As we have learned, when we are under stress, our sympathetic nervous system releases chemicals that begin several physiological processes to prepare us for action. When done in excess or at inappropriate times, these processes can be counterproductive, unpleasant, and even dangerous to our health. Thankfully, there are several techniques one can learn to regulate this fight-or-flight response and relax both the body and mind.
As we discussed in lesson 1, mindfulness is the practice of maintaining awareness while focusing on your thoughts, feelings, senses, and surroundings. The purpose is to keep your mind in the present, rather than dwelling on things of the past or worrying about the future. Mindfulness can be thought of as paying attention to your thoughts and behaviors rather than letting your mind operate on autopilot. Mindfulness is good for both the mind and body and can be practiced throughout your day by approaching situations calmly and with awareness. Practicing mindfulness typically leads to decreases in stress, while increasing emotional regulation. It can also boost the immune system. We very much like this description, done by the folks at Middlestream on what mindfulness meditation actually is:
Mindfulness can be combined with meditation to encourage deeper levels of relaxation and focus.
In 2009, Cambridge University Press published a study that provides clinical evidence that mindfulness meditation improves the brain’s attentive capabilities, reduces risk of sinking into depression, and reduces blood pressure. This joins countless other studies, such as a study published in General Hospital Psychiatry, that shows long-term meditation practice aids in the treatment of stress and anxiety.
Mediation is informal and can be done anywhere, at any time. Initially it’s best to pick a time and place where you have little distraction such as in the shower, while walking your dog, or while waiting for the bus. There are several aspects of meditation, but we will look at three in this section: deep-breathing, focused thoughts, and following the breath.
Meditation can begin with deep-breathing exercises. By taking deep breaths, you trigger your parasympathetic nervous system. As you’ll remember, the parasympathetic system begins several physiological processes that bring the body back to homeostasis: it slows one’s heart rate, begins digestion and increases salivation. Remember that it’s the sympathetic nervous system that begins the fight-or-flight response. The parasympathetic and sympathetic nervous system are at opposition; this means that they cannot both be active at the same time. Therefore, by triggering the parasympathetic nervous system through deep breathing, we begin the process of inviting the symptoms of stress to begin to go away.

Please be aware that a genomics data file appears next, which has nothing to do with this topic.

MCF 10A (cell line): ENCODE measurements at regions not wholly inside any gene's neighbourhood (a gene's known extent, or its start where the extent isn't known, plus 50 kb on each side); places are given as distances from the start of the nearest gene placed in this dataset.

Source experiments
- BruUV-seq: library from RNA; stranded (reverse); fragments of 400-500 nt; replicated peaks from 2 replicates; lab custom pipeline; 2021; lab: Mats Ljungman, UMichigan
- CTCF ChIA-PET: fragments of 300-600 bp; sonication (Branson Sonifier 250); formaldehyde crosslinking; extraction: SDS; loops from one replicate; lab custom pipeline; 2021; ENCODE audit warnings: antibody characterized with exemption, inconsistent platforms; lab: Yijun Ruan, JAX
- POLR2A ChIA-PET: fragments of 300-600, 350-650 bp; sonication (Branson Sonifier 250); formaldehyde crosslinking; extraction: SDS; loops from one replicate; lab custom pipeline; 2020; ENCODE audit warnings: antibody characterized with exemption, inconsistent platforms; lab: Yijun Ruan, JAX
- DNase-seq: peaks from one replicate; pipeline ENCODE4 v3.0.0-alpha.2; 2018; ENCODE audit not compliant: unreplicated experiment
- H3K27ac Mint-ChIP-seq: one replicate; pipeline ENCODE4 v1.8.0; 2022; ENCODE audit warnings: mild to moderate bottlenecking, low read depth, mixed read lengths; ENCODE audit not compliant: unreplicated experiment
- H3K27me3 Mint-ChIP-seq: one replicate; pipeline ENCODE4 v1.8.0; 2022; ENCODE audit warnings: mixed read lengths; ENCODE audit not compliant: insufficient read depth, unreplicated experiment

In addition to activating the parasympathetic system, deep breathing aims to bring you closer to your emotions so that you may let them go. Here is how you can practice deep breathing:
Begin breathing, slowly, ensuring your in and out breath are both long and deep. Take a deep breath in, concentrating on the way your breath feels as it enters your body and fills up your lungs and chest. Then, breathe out slowly, concentrating on how your body feels as the air is slowly released. Continue to breath slowly, filling up your lungs and slowly letting the air leave your body. Concentrate only on your breath, nothing else. This may feel silly at first, because it’s not something we often do. However, deep breathing automatically triggers your body and mind to relax. Practicing deep breathing for a few minutes a day can have a positive impact on both your mind and body.
We invite you to take ten minutes, sit in a comfortable seated position, and follow along to this guided breathing meditation. But before you do, take a few moments and check in with how you’re feeling. Are you happy, sad, nervous, bored, angry, or anxious? How about the sensations in your body? Are you holding tightness anywhere? Do you have butterflies in your stomach? Are you feeling relaxed anywhere? Take an inventory, and if it’s helpful, write down what you notice.
Great. So how do you feel now? Please take a few moments and jot some feelings, or physical sensations you can find in your body down. Have they changed from what you noticed prior to the exercise? Is anything tighter? Looser? What about the quality or texture of your mind? How about the speed at which your mind has moving? Has that shifted at all? If so, try to take careful note of the change.
The second aspect we will explore in meditation is a method of sitting down with your feelings and thoughts, observing them neutrally. So to begin, find a comfortable seated position. If it feels good to lay down, you can try that as well, although if you think you might fall asleep, it might be better to sit up. (Then again, if your brain and body need a nap right now, that may be the best option for you in the moment).